Colitis Home > Crohn's Disease Diet
Foods to AvoidSome people with Crohn's disease find that there are certain foods that seem to make their symptoms worse.
- Dairy products
- Spicy foods
- Caffeinated beverages, such as coffee, some teas, and some soft drinks
- Alcoholic beverages
- Certain raw fruits and vegetables, especially broccoli, cabbage, apples, and carrots.
If raw fruits and vegetables cause you problems, you may want to try them cooked. Or, you can try to find other fruits and vegetables that don't make your symptoms worse.
Other foods that make the symptoms worse in some people include:
- Fruit juices
- Artificial sweeteners, such as sorbitol or mannitol
- High-fat foods such as butter, red meat, avocados, nuts, and fried foods.
If Crohn's disease is affecting your small intestine, it may be harder for your body to digest and absorb fats. This can make diarrhea worse, so you may find that eating a low-fat diet helps improve your symptoms. Eating smaller, more frequent meals may also help you feel better.
What should you do if you think certain foods are making your Crohn's disease symptoms worse? The first thing you should do is to keep a food diary. After a month, you may have some idea about which food could be provoking symptoms. You could then try eliminating that food from your diet for two weeks to see what happens. Don't cut out a whole food category, and make sure you are getting the vitamins and minerals that this food provides from other sources. It is also important to let your healthcare provider know that you are doing this.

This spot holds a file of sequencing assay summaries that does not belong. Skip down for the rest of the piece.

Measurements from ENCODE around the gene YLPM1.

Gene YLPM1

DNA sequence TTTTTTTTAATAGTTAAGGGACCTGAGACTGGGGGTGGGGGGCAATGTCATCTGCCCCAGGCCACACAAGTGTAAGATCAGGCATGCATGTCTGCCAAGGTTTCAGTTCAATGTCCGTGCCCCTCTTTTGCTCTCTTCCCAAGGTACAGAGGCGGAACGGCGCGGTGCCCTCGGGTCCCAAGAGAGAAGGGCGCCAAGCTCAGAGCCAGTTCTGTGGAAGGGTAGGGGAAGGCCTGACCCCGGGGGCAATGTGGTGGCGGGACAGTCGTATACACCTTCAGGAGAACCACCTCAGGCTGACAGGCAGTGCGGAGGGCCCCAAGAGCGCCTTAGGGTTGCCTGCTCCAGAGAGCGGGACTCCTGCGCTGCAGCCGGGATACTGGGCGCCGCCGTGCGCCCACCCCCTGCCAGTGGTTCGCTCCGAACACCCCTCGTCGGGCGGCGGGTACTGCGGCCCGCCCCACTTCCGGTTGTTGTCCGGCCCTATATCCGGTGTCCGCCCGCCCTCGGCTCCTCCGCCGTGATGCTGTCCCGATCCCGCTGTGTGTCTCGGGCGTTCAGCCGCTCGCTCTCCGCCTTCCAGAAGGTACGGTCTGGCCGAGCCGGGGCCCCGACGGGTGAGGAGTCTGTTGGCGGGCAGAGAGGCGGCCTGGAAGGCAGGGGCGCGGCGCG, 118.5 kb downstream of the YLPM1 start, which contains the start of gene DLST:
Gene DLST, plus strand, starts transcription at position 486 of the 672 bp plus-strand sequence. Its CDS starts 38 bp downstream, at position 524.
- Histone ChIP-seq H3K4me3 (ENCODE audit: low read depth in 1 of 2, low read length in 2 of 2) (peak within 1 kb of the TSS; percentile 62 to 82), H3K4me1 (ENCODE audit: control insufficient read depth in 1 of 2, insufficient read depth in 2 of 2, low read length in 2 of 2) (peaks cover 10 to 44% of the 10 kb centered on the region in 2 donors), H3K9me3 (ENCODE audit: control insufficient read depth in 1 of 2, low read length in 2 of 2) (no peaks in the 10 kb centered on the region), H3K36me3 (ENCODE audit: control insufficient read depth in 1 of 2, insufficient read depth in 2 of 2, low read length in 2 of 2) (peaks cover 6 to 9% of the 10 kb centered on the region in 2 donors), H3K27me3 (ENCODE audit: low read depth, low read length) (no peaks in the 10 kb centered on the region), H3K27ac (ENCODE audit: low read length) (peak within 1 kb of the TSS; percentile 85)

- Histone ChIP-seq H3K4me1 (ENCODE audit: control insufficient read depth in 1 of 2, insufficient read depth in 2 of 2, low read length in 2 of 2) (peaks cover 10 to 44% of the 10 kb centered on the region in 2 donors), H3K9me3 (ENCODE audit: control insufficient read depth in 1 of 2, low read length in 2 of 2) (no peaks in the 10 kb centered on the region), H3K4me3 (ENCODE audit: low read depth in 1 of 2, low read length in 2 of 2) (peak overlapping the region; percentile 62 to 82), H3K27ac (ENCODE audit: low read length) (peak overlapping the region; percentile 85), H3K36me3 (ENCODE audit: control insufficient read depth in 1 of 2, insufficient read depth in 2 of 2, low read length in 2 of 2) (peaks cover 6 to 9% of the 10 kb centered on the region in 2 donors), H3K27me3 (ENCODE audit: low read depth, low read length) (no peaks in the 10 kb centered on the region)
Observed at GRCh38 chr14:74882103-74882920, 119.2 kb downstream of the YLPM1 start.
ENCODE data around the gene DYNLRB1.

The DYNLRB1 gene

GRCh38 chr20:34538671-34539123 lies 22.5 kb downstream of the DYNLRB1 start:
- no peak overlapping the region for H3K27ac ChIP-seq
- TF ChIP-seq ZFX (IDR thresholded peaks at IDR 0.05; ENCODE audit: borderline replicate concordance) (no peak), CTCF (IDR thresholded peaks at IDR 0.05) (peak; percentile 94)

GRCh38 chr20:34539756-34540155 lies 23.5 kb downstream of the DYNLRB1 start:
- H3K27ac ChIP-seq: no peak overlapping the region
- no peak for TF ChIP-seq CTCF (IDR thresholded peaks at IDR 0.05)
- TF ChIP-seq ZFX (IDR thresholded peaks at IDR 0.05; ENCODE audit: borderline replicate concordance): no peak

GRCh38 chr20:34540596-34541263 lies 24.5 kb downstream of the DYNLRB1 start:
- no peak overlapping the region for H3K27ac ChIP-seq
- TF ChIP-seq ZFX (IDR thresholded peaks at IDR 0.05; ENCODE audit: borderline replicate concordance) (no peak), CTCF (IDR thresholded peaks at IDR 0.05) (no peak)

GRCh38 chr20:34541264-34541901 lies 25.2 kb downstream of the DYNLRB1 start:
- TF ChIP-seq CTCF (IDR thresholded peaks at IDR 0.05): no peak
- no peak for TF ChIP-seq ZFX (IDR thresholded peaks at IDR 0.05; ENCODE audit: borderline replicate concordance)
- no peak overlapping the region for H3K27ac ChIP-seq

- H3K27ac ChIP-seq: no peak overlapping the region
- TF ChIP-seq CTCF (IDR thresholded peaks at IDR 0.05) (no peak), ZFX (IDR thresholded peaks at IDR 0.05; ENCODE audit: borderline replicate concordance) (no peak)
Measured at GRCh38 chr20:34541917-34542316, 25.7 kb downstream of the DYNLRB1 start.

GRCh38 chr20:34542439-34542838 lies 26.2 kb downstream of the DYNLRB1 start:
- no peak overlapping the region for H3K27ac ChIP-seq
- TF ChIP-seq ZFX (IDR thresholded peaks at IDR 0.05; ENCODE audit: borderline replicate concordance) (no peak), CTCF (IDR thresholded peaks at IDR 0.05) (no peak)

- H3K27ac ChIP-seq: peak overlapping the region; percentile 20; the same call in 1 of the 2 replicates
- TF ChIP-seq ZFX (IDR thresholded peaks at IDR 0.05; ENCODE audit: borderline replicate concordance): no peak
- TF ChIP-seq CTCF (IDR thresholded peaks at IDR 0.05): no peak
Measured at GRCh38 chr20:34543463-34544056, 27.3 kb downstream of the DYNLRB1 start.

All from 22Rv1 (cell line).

You may be wondering, "Why not just cut out the food and see if my symptoms get better?" It may be tempting to conclude that Crohn's disease symptoms get better or worse because of what was added or eliminated from the diet the day or week before. However, the unpredictable ups and downs of Crohn's disease make it hard to establish a relationship between diet and disease.